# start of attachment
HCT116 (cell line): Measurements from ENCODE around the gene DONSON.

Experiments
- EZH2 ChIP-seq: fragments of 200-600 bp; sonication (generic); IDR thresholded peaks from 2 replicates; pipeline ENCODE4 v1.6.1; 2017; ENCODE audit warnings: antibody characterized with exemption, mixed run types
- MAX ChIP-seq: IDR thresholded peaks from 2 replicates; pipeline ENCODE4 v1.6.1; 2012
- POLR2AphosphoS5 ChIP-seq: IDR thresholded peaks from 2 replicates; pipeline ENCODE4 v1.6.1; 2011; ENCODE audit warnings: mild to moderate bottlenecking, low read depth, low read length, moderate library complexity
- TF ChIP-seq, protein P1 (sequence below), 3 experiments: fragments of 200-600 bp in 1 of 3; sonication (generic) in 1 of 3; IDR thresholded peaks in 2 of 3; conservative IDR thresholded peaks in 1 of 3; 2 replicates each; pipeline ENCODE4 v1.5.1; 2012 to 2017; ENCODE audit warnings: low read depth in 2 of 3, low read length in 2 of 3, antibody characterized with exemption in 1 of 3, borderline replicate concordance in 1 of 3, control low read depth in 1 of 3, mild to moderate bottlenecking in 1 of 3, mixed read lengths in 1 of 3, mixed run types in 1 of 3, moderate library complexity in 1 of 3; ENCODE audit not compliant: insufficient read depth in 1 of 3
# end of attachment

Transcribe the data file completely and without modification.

HCT116 (cell line): Measurements from ENCODE around the gene DONSON.

Experiments
- EZH2 ChIP-seq: fragments of 200-600 bp; sonication (generic); IDR thresholded peaks from 2 replicates; pipeline ENCODE4 v1.6.1; 2017; ENCODE audit warnings: antibody characterized with exemption, mixed run types
- MAX ChIP-seq: IDR thresholded peaks from 2 replicates; pipeline ENCODE4 v1.6.1; 2012
- POLR2AphosphoS5 ChIP-seq: IDR thresholded peaks from 2 replicates; pipeline ENCODE4 v1.6.1; 2011; ENCODE audit warnings: mild to moderate bottlenecking, low read depth, low read length, moderate library complexity
- TF ChIP-seq, protein P1 (sequence below), 3 experiments: fragments of 200-600 bp in 1 of 3; sonication (generic) in 1 of 3; IDR thresholded peaks in 2 of 3; conservative IDR thresholded peaks in 1 of 3; 2 replicates each; pipeline ENCODE4 v1.5.1; 2012 to 2017; ENCODE audit warnings: low read depth in 2 of 3, low read length in 2 of 3, antibody characterized with exemption in 1 of 3, borderline replicate concordance in 1 of 3, control low read depth in 1 of 3, mild to moderate bottlenecking in 1 of 3, mixed read lengths in 1 of 3, mixed run types in 1 of 3, moderate library complexity in 1 of 3; ENCODE audit not compliant: insufficient read depth in 1 of 3